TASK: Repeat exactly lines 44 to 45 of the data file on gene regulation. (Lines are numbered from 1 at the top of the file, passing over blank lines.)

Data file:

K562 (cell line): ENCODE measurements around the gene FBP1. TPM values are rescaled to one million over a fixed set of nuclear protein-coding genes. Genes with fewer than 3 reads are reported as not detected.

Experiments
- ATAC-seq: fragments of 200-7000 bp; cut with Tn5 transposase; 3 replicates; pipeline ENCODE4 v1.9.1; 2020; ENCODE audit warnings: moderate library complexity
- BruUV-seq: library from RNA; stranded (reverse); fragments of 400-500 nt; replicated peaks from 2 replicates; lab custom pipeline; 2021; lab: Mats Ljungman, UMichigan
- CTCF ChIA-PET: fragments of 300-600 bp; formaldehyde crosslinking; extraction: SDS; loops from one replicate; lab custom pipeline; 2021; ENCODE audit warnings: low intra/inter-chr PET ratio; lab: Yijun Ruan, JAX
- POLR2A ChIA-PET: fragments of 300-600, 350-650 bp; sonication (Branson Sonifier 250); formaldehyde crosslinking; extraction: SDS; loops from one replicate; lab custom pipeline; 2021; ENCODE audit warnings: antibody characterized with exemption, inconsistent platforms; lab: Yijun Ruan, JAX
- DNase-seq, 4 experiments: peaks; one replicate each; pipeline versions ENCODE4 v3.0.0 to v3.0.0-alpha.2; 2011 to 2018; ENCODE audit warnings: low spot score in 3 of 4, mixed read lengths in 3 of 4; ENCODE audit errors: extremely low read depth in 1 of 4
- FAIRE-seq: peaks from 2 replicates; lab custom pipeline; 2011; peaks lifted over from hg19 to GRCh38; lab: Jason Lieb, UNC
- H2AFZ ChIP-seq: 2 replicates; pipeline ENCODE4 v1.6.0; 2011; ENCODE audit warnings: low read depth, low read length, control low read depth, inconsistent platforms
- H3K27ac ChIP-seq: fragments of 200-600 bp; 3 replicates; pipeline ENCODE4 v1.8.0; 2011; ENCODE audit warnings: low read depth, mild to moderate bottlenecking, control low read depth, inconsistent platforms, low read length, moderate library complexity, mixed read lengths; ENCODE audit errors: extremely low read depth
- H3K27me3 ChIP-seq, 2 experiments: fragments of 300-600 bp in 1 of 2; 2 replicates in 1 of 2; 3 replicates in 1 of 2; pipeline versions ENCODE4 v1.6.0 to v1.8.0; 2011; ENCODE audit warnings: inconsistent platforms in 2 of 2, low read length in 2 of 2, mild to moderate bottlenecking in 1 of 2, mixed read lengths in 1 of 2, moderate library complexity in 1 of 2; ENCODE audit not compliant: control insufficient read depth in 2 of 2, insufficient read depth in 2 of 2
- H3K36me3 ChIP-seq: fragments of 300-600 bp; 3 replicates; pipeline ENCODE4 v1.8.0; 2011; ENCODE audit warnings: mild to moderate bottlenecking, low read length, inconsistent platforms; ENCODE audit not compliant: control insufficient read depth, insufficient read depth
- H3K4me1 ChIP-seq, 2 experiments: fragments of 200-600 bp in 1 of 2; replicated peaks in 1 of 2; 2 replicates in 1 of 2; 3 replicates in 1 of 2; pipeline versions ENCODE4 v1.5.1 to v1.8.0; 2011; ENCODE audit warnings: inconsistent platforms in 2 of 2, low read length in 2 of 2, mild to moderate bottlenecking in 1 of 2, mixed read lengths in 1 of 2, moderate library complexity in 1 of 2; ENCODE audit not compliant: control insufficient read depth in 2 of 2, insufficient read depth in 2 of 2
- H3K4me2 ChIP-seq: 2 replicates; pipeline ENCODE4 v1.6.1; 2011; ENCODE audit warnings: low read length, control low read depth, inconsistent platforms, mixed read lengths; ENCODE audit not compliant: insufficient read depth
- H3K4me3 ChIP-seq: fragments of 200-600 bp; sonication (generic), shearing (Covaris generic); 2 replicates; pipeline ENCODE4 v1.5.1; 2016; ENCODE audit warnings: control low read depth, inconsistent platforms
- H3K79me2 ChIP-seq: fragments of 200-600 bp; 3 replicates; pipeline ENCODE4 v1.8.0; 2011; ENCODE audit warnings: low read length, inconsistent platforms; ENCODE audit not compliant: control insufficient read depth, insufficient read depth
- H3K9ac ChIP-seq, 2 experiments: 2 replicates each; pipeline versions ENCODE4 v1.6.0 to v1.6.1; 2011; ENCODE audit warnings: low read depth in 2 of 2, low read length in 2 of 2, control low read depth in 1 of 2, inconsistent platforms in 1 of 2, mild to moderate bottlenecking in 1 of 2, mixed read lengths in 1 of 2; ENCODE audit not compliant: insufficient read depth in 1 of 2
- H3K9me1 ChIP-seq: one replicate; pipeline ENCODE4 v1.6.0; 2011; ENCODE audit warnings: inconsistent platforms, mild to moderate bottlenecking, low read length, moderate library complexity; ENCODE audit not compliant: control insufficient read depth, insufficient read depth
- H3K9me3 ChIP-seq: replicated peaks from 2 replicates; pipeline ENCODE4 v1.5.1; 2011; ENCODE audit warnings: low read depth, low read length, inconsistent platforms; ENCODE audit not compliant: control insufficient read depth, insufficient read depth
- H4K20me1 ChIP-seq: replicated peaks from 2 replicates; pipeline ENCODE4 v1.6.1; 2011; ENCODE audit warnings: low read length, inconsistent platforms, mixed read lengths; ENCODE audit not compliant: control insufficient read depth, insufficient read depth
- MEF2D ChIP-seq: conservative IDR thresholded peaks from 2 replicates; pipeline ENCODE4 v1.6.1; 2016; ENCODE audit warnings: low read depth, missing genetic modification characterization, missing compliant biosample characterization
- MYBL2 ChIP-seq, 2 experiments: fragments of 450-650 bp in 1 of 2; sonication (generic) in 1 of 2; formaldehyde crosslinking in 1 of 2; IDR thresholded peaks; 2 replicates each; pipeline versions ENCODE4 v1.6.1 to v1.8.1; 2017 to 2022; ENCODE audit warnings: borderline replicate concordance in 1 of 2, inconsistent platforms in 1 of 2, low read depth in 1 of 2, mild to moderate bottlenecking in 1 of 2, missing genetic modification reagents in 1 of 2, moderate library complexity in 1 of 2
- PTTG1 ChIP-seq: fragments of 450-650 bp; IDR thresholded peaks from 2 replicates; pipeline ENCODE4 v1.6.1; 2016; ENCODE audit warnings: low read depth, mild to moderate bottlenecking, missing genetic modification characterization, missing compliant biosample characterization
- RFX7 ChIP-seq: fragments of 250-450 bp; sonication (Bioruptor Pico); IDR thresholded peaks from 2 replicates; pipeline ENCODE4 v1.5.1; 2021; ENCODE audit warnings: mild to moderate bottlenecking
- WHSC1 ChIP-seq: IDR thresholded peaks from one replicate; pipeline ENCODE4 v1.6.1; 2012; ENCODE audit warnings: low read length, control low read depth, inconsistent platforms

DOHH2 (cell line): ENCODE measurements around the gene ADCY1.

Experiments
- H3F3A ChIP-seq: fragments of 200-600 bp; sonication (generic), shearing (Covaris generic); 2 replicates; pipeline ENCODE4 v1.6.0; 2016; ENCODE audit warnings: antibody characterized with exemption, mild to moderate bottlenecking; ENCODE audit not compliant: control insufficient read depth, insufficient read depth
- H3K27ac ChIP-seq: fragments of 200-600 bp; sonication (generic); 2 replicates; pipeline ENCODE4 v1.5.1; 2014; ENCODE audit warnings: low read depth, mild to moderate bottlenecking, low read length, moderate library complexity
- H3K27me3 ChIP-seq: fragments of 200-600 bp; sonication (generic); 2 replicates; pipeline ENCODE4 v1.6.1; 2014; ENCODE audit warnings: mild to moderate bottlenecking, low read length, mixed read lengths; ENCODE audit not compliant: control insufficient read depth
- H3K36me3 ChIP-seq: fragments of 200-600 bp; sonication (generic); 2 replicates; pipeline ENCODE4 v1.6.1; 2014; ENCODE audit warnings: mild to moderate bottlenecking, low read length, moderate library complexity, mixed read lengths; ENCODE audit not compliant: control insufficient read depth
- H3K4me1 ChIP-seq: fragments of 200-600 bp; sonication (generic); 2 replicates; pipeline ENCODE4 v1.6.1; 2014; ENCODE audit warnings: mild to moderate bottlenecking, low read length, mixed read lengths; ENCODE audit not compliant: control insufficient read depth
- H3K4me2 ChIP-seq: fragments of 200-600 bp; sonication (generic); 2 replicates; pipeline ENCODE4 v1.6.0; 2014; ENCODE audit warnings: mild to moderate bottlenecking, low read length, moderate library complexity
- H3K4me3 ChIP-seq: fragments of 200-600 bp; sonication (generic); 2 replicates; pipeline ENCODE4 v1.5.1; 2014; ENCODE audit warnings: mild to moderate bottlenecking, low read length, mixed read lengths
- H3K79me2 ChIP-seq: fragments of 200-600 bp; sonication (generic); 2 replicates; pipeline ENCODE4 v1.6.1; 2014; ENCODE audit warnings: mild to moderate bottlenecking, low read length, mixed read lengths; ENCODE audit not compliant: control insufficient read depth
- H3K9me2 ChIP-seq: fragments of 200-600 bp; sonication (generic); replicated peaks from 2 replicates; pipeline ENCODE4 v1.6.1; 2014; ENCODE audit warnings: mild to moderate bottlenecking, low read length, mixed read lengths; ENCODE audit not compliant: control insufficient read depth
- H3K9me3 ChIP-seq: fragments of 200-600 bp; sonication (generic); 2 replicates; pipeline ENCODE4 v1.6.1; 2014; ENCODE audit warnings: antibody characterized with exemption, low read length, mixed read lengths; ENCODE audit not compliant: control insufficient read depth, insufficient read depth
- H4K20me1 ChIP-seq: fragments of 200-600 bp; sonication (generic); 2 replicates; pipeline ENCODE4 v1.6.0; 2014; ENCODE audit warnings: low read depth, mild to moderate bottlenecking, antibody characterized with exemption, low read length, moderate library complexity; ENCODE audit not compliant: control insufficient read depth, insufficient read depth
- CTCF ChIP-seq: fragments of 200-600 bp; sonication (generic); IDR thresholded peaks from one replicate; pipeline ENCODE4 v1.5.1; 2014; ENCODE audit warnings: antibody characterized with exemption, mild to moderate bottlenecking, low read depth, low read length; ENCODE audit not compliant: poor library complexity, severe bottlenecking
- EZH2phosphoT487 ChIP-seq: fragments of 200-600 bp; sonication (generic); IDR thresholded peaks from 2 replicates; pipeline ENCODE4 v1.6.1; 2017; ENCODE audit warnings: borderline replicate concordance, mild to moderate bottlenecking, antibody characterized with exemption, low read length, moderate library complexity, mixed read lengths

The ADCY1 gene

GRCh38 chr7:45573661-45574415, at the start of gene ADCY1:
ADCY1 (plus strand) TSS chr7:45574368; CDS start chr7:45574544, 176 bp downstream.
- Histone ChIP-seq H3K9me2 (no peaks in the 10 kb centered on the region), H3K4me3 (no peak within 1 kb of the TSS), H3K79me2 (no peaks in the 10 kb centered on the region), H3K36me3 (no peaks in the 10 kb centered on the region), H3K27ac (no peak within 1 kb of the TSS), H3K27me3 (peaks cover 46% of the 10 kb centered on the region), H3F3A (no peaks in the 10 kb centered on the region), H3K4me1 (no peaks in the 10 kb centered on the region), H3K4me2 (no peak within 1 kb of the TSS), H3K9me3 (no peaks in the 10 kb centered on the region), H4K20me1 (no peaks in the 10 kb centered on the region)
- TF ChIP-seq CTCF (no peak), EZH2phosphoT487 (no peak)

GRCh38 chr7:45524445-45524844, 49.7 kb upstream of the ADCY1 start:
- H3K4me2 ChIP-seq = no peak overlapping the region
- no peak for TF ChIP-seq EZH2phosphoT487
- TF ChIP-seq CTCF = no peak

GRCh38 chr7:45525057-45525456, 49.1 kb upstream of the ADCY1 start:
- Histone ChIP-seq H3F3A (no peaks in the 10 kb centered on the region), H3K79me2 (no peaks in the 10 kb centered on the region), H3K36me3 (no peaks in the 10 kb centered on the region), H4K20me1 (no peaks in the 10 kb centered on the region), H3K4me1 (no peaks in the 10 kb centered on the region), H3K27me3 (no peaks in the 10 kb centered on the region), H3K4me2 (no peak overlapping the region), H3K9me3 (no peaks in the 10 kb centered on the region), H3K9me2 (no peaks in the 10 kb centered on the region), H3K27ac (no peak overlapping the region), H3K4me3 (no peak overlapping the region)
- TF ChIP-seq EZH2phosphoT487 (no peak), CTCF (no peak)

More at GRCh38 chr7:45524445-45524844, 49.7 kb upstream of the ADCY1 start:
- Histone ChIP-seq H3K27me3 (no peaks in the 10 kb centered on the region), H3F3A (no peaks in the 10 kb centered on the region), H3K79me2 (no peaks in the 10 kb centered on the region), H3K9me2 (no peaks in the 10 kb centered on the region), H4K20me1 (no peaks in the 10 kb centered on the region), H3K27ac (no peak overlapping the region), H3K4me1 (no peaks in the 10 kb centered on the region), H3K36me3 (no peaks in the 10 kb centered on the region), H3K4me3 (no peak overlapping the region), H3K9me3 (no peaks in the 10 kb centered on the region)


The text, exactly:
- Histone ChIP-seq H3K9me2 (no peaks in the 10 kb centered on the region), H3K4me3 (no peak within 1 kb of the TSS), H3K79me2 (no peaks in the 10 kb centered on the region), H3K36me3 (no peaks in the 10 kb centered on the region), H3K27ac (no peak within 1 kb of the TSS), H3K27me3 (peaks cover 46% of the 10 kb centered on the region), H3F3A (no peaks in the 10 kb centered on the region), H3K4me1 (no peaks in the 10 kb centered on the region), H3K4me2 (no peak within 1 kb of the TSS), H3K9me3 (no peaks in the 10 kb centered on the region), H4K20me1 (no peaks in the 10 kb centered on the region)
- TF ChIP-seq CTCF (no peak), EZH2phosphoT487 (no peak)